Over the years, chants echoed the streets of Nepal – ‘balatkaari hos ta,’ ‘my vagina will vote you out,’ ‘hum ab Sita nahi banbau,’ – as the demonstrators demanded justice for women whose bodies and lives have been violated by the patriarchal state.

Adding on to those movements often fought for upper-caste women, on October 8 2021, another social movement advocating for marginalized Muslim women sent shockwaves across the nation.

This time, 11 women from marginalized communities – Muslims, Dalits and Madhesis – from Banke walked from Nepalgunj to Kathmandu, covering a distance of approximately 500 kilometres on foot, demanding justice for the disappearance and murder of two women, Nirmala Kurmi and Nakunni Dhobi.

They organised two sit-in protests, and the second one went on for 42 days when the government finally agreed to have conversations with protestors.

These nonviolent protests over the years, however, aren’t well received. They are always met with resistance, either from the public or the government, and many times from both.

 They face various challenges at steps all along the way. At home, many are discouraged to go and protest. They continue to receive threats from the accused perpetrators even today.

Nirmala Panta, Nirmala Kurmi and Nakunni Dhobi’s cases were consequences of the state’s political negligence. In the 2018 movement organized for Nirmala Panta, the state attempted at diverting the attention of the public proclaiming “a dawn of a new era” in Nepal, rolled out by then KP Oli government.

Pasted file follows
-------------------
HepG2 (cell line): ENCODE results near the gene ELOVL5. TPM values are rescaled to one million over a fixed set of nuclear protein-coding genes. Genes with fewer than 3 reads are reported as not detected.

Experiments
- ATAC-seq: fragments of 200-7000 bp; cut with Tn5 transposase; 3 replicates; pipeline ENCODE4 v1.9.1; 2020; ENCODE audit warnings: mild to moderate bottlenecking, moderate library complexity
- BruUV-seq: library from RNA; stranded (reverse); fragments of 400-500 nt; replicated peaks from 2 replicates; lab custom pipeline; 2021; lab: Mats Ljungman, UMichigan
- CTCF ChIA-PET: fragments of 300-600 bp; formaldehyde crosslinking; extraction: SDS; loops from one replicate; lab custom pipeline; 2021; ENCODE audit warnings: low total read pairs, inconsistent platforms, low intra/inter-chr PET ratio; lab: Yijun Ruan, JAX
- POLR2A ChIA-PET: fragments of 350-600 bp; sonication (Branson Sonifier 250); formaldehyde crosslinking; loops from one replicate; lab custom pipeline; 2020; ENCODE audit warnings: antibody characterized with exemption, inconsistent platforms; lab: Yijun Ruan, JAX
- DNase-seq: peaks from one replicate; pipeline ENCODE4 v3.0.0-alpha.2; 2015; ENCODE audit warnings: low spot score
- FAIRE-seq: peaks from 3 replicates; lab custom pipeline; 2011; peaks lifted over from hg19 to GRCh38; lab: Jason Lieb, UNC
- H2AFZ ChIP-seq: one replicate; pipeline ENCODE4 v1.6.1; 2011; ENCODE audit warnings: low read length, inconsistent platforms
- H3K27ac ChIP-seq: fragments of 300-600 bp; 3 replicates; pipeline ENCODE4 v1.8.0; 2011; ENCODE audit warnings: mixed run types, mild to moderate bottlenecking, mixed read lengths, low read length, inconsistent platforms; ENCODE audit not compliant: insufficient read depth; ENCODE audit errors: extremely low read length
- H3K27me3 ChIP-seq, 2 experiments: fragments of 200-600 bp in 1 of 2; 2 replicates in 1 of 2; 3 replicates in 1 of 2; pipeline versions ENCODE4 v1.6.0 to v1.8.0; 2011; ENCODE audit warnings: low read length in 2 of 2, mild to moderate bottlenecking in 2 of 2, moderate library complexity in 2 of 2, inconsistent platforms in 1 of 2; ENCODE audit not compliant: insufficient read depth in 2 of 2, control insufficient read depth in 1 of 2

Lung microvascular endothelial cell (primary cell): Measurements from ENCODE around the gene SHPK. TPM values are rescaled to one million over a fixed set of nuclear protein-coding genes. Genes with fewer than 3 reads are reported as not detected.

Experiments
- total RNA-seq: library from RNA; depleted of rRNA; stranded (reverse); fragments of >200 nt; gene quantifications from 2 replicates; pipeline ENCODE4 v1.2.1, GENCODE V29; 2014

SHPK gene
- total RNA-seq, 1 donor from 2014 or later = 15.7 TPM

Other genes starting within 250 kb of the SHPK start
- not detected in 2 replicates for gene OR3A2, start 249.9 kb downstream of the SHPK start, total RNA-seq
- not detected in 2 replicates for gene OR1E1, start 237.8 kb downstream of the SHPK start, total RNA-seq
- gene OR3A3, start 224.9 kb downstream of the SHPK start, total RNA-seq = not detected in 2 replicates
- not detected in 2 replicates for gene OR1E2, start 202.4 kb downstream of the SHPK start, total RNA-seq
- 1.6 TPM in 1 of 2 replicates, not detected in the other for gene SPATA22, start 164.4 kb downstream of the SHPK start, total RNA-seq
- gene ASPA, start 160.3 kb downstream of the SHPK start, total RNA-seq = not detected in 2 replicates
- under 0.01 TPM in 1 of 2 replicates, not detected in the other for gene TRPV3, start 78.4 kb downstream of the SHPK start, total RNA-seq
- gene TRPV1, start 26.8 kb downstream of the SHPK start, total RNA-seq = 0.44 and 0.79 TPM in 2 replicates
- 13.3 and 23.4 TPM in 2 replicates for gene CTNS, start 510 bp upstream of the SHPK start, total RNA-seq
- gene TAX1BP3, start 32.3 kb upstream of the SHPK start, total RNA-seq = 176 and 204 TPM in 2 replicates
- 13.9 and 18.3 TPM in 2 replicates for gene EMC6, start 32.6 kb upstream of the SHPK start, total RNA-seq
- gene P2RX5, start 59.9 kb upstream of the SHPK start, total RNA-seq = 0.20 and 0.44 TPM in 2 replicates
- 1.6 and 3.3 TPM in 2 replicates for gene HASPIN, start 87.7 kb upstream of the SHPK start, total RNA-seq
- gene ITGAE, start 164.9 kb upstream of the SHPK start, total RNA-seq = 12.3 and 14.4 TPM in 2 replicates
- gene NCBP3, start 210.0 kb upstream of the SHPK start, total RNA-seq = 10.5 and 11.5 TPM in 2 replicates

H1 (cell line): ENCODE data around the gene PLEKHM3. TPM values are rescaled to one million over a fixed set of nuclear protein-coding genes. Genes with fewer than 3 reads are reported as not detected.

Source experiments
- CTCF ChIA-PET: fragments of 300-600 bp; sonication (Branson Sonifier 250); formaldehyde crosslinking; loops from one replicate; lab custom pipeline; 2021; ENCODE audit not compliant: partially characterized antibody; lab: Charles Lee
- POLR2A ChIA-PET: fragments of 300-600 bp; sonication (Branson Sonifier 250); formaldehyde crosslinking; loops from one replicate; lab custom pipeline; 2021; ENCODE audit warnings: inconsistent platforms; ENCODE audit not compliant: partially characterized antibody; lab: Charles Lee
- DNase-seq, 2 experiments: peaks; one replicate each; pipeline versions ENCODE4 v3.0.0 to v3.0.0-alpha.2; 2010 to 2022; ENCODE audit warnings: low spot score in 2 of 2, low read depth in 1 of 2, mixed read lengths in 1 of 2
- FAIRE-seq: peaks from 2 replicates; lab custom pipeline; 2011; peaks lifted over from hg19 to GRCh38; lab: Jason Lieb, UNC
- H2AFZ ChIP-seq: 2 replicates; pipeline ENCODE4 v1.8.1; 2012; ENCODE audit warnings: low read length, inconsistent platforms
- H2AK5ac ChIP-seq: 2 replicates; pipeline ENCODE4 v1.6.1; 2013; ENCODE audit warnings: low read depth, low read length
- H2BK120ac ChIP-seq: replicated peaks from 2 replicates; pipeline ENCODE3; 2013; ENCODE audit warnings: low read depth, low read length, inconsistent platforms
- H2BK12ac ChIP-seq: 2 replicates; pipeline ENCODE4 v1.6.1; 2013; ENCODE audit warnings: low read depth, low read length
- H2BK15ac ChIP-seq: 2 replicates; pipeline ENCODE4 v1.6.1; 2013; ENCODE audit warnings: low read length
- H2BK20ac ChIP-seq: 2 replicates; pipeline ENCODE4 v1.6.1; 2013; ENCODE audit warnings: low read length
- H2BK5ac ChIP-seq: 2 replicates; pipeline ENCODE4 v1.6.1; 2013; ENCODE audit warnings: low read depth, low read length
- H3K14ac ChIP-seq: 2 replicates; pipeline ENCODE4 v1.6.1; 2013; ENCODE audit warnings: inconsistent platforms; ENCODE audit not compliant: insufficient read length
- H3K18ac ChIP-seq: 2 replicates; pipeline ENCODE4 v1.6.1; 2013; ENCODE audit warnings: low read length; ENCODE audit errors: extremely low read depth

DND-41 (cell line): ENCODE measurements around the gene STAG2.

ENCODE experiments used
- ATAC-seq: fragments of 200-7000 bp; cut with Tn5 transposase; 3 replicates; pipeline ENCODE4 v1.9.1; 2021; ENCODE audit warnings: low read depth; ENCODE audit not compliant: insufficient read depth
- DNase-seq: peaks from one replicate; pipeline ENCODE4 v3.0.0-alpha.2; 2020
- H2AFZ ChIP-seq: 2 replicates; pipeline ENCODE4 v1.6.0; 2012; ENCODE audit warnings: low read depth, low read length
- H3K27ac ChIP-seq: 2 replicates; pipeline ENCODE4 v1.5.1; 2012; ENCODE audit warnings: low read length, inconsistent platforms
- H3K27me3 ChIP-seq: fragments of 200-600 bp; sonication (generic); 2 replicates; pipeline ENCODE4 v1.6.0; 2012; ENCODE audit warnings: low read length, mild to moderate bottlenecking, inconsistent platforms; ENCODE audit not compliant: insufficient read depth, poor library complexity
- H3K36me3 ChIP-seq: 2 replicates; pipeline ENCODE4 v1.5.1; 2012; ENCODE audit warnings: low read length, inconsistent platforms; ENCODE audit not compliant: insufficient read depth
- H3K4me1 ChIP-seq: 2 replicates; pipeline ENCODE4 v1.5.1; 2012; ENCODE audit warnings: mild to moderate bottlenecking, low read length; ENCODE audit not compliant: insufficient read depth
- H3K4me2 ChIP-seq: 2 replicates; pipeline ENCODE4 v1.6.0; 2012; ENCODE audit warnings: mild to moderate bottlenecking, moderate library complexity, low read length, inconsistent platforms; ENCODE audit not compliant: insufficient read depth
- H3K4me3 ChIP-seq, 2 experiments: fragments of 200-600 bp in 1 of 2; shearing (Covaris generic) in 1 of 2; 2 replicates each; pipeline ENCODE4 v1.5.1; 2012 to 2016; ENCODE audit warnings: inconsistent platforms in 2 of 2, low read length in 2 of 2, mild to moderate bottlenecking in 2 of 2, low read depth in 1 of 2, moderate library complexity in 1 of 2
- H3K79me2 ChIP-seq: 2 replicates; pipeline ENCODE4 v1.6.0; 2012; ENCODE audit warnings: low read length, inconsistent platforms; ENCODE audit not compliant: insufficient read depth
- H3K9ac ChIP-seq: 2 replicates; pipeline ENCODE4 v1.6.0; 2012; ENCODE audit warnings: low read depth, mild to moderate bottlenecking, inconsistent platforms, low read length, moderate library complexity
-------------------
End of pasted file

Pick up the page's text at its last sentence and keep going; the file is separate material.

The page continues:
In the 2021 movement for Nirmala Kurmi and Nakunni Dhobi, the police fabricated cases against movement leaders to suppress the movement.

The government and police authorities have attempted to discredit such social movements time and again by either arresting them at dinner times, assassinating their characters or destroying evidence, according to protestors.

Women leading such movements are often labelled ‘dollarbadis,’ ‘nazi feminists’ and ‘deshdrohi’ for merely demanding their rights and seeking justice.

In response to such movements, pages such as ‘Balatkari Sangathan’ (rapist association) also surfaced that highlight the insidious patriarchal mindset of the public.

Today, the protestors from Banke still live at risk in their homes. They need police security as they move around their city for the threats they receive from the accused.

From death threats and rape threats to the police officials assassinating characters of protestors, the cost of demanding justice is extremely high.

When women are violated, women who protest against such violations are further abused and met with violence, despite the movements being nonviolent.

More than three years on, the perpetrators of Nirmala haven’t been found yet. Rapists and murderers of

With cases of violence against women unabated, and many unreported, many such protests can be anticipated further.

Over the years, many such movements are spreading beyond Kathmandu, and women belonging to marginalized communities have also begun raising their voices. These voices will only become louder in the coming years, despite the attempts at silencing them. The patriarchal mindset of the public and authorities has created massive barricades against the access to justice for violated women.

Until the patriarchal mindset of the public and authorities isn’t challenged, not only are the existing laws unimplemented but women’s rights and safety will be compromised every single day.

The graphics, views and opinions expressed in the piece above are solely those of the original author(s) and contributor(s). They do not necessarily represent the views of Centre for Social Change.

Aakriti Ghimire portrait

Ms. Aakriti is a Kathmandu-based journalist covering social affairs, climate change and queer issues. She holds BA in Legal Studies from New York University (NYU) Abu Dhabi in 2021. Previously, she had worked as ‘Managing Editor’ of the Journal of Social Sciences at NYUAD. In addition, Ms. Ghimire worked on research projects which focused on gender equality in South Asia.

Leave a Reply

Your email address will not be published. Required fields are marked *

©2021 Centre for Social Change, Kathmandu